From a young age Johnson was both interested in politics and sympathetic to the Liberal party. He gained a seat on the Winnipeg School Board in 1904 and in March 1907 he successfully ran as a Liberal in the provincial election. For the next 15 years he represented Winnipeg in the Legislative Assembly. When Johnson was first elected, the Liberals formed the opposition to the Conservative government of Rodmond Palen Roblin*. After 1907 they gained increasing support from advocates of reform as well as from voters who believed that the Roblin machine not only took partisan politics to ridiculous lengths but probably was also corrupt. Finally, in 1915, led by Tobias Crawford Norris*, who relied heavily on Johnson (he could be nastier and more sarcastic than Norris), they were able to expose a major scandal over the construction of the new legislative building. Roblin resigned on 12 May. The Liberals took office, quickly called an election, and were rewarded with 42 of the 49 seats in the assembly.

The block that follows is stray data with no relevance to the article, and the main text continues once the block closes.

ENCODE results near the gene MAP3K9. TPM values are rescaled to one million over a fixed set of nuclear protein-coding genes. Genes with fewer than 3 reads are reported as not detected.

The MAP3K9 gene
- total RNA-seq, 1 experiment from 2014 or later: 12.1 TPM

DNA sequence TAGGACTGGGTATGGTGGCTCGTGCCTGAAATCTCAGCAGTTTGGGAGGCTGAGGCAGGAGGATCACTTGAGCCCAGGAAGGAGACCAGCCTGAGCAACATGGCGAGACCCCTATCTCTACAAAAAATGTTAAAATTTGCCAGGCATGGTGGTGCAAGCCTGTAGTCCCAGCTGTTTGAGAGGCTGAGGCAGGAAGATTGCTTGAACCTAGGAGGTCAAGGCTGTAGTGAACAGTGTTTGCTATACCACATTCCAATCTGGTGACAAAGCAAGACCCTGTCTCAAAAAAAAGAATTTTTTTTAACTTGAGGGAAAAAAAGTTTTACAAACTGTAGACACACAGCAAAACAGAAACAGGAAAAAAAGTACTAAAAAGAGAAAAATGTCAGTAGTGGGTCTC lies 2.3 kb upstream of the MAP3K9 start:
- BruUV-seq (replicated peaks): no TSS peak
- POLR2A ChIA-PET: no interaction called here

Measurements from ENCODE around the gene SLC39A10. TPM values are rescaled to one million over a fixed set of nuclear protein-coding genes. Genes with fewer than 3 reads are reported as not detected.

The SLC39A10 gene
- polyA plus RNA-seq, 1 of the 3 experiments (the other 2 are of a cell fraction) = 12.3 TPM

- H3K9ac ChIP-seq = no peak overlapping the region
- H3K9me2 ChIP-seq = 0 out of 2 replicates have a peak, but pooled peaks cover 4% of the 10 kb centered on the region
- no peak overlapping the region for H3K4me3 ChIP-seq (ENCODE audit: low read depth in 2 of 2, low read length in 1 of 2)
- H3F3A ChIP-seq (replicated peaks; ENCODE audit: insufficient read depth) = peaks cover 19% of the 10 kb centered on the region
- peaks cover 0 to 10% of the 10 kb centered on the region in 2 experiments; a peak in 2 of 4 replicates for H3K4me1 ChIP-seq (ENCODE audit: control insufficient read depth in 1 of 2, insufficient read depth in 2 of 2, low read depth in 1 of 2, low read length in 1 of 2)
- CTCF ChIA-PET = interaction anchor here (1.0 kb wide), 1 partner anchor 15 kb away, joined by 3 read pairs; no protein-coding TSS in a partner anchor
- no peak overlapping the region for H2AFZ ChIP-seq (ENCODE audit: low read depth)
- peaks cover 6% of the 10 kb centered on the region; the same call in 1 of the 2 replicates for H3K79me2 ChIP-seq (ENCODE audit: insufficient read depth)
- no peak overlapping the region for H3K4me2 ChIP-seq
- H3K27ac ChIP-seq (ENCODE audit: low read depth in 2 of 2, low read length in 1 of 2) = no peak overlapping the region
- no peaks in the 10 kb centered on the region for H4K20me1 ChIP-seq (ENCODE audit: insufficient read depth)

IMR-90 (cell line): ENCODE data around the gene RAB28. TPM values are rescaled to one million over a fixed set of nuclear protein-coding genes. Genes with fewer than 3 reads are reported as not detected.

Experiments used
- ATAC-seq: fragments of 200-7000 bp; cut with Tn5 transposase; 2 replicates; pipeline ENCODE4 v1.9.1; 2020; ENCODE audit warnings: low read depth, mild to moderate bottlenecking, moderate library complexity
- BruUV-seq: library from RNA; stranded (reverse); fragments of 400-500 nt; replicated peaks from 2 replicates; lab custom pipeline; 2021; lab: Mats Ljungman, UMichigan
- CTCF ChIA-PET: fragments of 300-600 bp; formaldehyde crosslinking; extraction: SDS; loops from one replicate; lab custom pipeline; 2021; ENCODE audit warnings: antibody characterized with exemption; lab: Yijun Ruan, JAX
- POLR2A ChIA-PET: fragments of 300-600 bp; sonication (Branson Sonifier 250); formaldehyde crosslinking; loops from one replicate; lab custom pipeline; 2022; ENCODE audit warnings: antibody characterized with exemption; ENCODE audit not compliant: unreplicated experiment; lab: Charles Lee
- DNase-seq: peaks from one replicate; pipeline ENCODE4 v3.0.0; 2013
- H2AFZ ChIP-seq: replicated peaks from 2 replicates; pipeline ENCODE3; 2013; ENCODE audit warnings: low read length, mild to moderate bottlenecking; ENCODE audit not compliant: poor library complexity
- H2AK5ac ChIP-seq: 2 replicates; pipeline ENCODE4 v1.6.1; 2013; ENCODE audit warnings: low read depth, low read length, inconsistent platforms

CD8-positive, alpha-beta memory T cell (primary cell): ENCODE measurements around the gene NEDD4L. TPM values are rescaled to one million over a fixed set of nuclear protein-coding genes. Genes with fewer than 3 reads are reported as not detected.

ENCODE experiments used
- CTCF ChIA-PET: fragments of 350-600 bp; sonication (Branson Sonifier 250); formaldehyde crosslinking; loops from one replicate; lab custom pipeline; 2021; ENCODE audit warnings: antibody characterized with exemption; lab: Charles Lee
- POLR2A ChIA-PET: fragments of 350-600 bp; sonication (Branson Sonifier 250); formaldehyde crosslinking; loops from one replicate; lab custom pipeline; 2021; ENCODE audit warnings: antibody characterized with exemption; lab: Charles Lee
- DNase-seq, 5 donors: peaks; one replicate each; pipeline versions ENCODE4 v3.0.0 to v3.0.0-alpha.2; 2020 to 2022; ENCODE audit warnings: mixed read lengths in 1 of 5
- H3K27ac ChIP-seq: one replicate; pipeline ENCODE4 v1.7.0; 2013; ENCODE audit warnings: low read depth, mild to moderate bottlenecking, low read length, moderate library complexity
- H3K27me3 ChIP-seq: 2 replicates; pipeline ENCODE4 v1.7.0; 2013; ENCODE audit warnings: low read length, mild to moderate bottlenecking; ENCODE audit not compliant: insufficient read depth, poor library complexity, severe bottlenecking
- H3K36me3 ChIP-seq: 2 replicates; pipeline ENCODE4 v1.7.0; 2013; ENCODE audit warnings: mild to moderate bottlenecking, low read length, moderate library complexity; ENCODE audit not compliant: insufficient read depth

The first person of Icelandic descent to become a cabinet minister in Canada, Johnson served from May 1915 to November 1917 as minister of public works, from November 1917 to June 1922 as attorney general and minister of telephones and telegraphs, and during part of 1916 as acting premier. The government of 1915–20 was one of the most important administrations in the history of Manitoba. Among its major initiatives were two Prohibition measures. The Manitoba Temperance Act, passed in 1916, banned the manufacture and sale of alcohol in the province except by druggists on prescription. The second act, passed in 1920, prohibited the importation of alcoholic beverages. Initiatives of immense consequence were taken in education: school attendance became compulsory, English was made the sole language of instruction in public schools, and the government took greater control over, and provided more money for, the University of Manitoba. Significant political reforms included the Initiative and Referendum Act (which was declared ultra vires), the creation of a civil service commission, the introduction of measures to publicize and limit amounts spent on elections, and the establishment of Winnipeg as one large constituency with 10 members, elected by proportional representation. Many reforms benefited women: the Dower Act, the creation of a board to fix minimum wages for female employees, and legislation to give women the right to vote in provincial elections and to hold political office. There were also measures to give farmers easier access to credit, improve the public health system [see James William Armstrong], upgrade the emerging provincial road system, and provide hydroelectric power to rural communities.